On Oct. 7, during the first round of Brazil’s presidential election, Facebookemployees noticed something suspicious on the social network.
A story posted to Facebook incorrectly claimed the election was delayed because of protests. The company’s data scientists and operations team scrambled to pull down the misinformation before it went viral.
These employees were working face-to-face in Facebook’s new “war room,” an operation the social media giant launched in September to stamp out fake news, disinformation and fake accounts in real time.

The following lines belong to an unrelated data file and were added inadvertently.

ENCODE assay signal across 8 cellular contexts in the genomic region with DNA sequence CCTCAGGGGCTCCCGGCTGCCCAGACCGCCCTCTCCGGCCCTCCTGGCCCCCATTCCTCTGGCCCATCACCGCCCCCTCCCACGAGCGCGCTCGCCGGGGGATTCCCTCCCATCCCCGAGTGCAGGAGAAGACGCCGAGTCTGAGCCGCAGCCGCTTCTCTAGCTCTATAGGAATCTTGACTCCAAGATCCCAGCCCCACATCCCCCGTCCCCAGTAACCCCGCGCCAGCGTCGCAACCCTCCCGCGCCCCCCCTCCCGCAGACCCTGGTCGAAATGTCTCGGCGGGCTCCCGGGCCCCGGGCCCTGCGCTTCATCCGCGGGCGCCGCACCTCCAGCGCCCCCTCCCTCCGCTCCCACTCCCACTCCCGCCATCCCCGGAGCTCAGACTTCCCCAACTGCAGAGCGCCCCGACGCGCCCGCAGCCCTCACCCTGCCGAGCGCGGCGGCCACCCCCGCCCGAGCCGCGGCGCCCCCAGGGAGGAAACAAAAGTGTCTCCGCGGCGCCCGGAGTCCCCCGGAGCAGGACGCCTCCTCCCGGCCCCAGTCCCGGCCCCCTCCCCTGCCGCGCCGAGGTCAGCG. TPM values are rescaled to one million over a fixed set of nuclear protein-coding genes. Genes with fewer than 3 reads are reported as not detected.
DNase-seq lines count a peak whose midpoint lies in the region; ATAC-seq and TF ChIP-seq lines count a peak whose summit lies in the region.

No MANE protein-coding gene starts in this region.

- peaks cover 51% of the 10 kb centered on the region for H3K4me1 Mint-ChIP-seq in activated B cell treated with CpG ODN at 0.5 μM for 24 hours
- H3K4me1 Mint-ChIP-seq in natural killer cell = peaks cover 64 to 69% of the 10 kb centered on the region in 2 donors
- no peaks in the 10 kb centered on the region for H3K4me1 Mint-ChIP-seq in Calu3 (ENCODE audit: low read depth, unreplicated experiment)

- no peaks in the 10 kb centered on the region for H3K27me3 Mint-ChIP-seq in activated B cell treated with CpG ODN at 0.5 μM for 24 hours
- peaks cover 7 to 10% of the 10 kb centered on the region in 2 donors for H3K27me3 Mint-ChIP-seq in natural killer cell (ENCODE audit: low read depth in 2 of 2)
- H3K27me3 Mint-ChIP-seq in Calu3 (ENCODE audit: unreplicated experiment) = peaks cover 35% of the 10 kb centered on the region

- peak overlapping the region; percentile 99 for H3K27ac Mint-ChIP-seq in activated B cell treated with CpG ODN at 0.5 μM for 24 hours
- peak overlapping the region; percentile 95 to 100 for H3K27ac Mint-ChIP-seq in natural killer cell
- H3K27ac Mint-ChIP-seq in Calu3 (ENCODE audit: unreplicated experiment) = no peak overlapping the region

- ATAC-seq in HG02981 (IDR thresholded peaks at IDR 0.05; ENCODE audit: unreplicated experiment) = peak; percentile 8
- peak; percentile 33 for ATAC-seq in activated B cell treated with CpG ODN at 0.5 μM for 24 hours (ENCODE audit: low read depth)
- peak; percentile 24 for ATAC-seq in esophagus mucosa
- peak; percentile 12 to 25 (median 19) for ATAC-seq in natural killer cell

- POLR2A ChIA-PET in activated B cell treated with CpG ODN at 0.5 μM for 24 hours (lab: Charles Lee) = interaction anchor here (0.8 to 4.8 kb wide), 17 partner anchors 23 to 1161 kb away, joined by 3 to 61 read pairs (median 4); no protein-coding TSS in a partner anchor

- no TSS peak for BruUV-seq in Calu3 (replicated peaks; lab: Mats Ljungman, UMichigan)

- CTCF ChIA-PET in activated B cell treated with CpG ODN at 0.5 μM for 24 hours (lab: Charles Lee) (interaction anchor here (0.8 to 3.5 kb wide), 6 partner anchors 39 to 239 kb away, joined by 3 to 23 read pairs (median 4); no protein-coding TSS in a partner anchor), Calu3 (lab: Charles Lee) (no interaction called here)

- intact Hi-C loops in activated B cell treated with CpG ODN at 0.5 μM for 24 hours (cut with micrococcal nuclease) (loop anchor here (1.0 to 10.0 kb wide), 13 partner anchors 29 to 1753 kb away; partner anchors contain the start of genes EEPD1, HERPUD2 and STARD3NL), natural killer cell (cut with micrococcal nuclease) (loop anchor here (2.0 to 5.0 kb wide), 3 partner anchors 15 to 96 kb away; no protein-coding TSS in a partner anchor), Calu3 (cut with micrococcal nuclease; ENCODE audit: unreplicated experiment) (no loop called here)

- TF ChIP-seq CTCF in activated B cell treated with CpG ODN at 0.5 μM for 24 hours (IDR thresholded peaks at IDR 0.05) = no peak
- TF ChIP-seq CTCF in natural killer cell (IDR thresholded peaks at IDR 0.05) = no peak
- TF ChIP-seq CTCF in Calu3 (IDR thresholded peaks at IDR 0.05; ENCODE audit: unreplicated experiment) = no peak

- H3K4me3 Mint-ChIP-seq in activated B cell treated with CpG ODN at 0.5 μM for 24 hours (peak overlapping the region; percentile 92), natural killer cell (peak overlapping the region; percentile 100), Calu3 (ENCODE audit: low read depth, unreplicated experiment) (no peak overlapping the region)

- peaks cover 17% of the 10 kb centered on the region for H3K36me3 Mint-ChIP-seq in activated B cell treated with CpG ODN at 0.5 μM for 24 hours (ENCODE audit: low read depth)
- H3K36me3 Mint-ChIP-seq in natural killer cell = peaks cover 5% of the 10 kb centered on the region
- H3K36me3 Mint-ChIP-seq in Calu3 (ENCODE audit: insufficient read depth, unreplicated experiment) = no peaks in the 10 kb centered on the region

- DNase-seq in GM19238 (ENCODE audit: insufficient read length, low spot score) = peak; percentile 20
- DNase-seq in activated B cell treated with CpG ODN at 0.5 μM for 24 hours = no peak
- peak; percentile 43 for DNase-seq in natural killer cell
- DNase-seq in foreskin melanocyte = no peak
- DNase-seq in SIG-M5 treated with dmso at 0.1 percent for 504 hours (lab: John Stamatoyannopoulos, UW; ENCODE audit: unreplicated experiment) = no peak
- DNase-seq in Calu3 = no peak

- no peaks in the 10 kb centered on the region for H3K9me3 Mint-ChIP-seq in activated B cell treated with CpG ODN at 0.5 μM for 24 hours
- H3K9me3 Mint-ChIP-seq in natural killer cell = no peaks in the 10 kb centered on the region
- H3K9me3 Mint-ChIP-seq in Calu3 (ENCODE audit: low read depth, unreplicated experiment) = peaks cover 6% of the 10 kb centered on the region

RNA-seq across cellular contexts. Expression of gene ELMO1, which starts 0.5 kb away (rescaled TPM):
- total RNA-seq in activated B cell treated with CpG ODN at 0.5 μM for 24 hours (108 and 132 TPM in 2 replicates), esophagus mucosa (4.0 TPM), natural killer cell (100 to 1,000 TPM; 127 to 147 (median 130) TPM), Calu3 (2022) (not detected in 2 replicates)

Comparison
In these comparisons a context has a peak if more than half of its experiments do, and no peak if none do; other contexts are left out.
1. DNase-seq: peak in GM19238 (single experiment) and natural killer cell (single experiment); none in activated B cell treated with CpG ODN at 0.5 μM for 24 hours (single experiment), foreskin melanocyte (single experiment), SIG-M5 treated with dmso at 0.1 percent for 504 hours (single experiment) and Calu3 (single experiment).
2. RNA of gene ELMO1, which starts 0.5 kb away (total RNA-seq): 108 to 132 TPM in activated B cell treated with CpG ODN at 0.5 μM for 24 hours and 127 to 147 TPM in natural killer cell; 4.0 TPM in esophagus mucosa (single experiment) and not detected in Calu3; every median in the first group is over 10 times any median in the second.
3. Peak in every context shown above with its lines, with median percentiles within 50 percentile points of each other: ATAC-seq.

“We know that when it comes to an election, really every moment counts,” said Samidh Chakrabarti, Facebook’s director of elections and civic engagement work.
As the clock winds down before the run-off elections in Brazil and the midterm elections in the US, Facebook is trying to prove to both the public and lawmakers that it’s more prepared to combat election interference on its network. There’s a lot at stake not only for democracy, but for Facebook, which has seen, and Americans, too, exploit the social network to spread hoaxes and sow discord.